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postgraduate thesis: On revolutionary road : translated modernity, underground reading movement and the reconstruction of subjectivity, 1970s

TitleOn revolutionary road : translated modernity, underground reading movement and the reconstruction of subjectivity, 1970s
Authors
Advisors
Advisor(s):Wang, A
Issue Date2013
PublisherThe University of Hong Kong (Pokfulam, Hong Kong)
Citation
Yang, L. [楊露]. (2013). On revolutionary road : translated modernity, underground reading movement and the reconstruction of subjectivity, 1970s. (Thesis). University of Hong Kong, Pokfulam, Hong Kong SAR. Retrieved from http://dx.doi.org/10.5353/th_b5153721
AbstractTranslating and reading western modernist literature played a vital role in forging contemporary Chinese literature and China’s mode of subjectivity, but little has been written about them, and even less about the interconnections between them. My PhD thesis aims to offer a comprehensive interpretation of the phenomenon of translating and reading modernist literature in Mao’s China, focusing particularly on translators’ and readers’ agency, and their collective construction of a multifaceted discourse of subjectivity. The central questions I try to answer in my thesis are: For what “practical” purposes or needs did the Chinese Communist Party order the translation and publication of these modernist texts which are clearly against the ideology of Mao’s China? What mark did translators from state controlled institutions leave in the intellectual history of China? Why did western modernist literature of 1950s cause such a strong response from the intellectual youth in the 1970s? In Mao’s China, there were a number of modernist literature texts that were translated and published. They were only intended to be available for a very limited readership consisting of high ranking party officials, but ended up being leaked, and eventually became extremely popular in the underground reading movement. I decided to focus on the three most widely read texts, which are On the Road (first translated into Chinese in 1962), Catcher in the Rye (first translated into Chinese in 1963), and Waiting for Godot (first translated into Chinese in 1965). By mapping the translation process and the underground reading of these texts into the context of the politics of China from the early 1960s to the late 1970s, my study provides three arguments which attempt to answer the three questions raised above: 1) Mao’s China encountered similar modernity situations so that western modernist literature after World War II was translated for internal circulation and criticism; 2) Thanks to the subjectivity of translators from state controlled institutions, their translations paved the way for the rising of the self, the end of revolution, and the individualization of Chinese society; 3) As early as in the 1960s to 1970s, the conscious reading of modernist literature brought alternative understandings of self and ways of being, and the sent-down Chinese youth have new self-projection by reading these texts. Few researchers have studied translation beyond analysis of target language text (TLT), while my methodological innovation is to connect three traditionally isolated subjects into a single continuing process of meaning giving activity: the source text and their role in forging western subjectivity; translators and their translations in Mao’s context; and Chinese underground reading of western literature from late 1960s to 1970s. This is a comparative and theoretical study of the three chosen texts in their historical contexts in order to reconsider the cultural significance of translating and reading modernist literature in Mao’s China. I hope it will modify our view of translation and reading history in Mao’s China, contributing to theories of subjectivity and the plurality of Chinese modernity discourse.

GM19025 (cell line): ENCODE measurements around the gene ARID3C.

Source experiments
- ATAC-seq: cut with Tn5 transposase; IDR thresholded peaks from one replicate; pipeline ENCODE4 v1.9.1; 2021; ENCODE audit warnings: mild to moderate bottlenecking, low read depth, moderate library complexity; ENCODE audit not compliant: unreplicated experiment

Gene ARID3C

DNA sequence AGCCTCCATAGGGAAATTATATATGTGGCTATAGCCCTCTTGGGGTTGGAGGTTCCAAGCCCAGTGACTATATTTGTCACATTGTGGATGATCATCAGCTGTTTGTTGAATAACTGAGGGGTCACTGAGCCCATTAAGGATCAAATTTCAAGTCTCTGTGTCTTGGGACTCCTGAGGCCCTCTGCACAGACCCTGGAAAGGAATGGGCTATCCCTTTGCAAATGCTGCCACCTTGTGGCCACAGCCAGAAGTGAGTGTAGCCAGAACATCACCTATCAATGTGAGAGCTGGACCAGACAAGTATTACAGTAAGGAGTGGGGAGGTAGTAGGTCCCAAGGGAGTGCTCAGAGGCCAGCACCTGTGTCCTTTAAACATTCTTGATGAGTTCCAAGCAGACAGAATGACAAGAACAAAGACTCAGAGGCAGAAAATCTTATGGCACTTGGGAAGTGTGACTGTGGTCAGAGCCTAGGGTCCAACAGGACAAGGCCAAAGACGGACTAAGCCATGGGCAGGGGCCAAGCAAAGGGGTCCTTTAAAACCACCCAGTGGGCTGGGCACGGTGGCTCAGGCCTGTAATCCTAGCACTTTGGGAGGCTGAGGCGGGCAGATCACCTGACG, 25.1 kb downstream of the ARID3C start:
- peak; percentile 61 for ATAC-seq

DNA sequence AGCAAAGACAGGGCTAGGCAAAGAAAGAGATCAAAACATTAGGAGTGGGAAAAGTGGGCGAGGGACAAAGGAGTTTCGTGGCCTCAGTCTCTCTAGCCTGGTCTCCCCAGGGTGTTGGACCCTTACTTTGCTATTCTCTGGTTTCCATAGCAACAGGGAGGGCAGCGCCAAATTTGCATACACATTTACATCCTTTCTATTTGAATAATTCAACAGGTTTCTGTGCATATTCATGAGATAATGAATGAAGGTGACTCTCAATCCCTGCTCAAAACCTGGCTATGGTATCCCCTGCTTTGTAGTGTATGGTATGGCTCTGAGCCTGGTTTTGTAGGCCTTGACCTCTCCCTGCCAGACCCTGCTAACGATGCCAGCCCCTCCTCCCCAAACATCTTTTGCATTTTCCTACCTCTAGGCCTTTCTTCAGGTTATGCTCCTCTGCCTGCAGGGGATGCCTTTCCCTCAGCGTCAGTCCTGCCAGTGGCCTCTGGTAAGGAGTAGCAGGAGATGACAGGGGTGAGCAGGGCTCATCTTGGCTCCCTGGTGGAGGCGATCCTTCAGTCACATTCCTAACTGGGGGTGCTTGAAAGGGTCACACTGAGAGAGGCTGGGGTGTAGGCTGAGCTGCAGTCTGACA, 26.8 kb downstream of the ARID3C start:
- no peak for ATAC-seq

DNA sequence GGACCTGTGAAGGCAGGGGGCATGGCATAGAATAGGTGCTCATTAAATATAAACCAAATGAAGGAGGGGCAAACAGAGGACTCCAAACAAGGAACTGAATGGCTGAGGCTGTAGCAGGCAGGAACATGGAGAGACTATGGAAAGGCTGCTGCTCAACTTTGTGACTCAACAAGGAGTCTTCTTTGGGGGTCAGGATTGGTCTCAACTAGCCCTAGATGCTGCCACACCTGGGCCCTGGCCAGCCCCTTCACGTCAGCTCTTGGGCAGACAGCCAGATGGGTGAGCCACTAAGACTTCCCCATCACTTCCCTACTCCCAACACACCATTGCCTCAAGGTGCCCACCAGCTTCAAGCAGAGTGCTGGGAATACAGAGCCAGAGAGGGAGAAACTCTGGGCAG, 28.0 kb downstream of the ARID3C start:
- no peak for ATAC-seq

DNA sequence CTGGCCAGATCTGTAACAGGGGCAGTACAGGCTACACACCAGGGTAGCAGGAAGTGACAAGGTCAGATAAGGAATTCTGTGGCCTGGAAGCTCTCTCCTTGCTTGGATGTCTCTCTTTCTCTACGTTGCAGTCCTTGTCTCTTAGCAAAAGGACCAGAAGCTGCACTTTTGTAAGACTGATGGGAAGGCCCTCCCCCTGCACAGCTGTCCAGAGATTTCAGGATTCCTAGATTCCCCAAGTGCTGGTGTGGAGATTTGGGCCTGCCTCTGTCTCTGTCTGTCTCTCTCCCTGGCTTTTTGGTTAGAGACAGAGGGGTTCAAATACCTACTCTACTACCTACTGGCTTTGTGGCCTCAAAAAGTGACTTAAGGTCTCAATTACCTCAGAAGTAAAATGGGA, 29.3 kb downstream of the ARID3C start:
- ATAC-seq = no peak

DegreeDoctor of Philosophy
SubjectAmerican literature - Translations into Chinese - History and criticism
French literature - Translations into Chinese - History and criticism
Dept/ProgramChinese
Persistent Identifierhttp://hdl.handle.net/10722/196020

 

DC FieldValueLanguage
dc.contributor.advisorWang, A-
dc.contributor.authorYang, Lu-
dc.contributor.author楊露-
dc.date.accessioned2014-03-21T03:50:05Z-
dc.date.available2014-03-21T03:50:05Z-
dc.date.issued2013-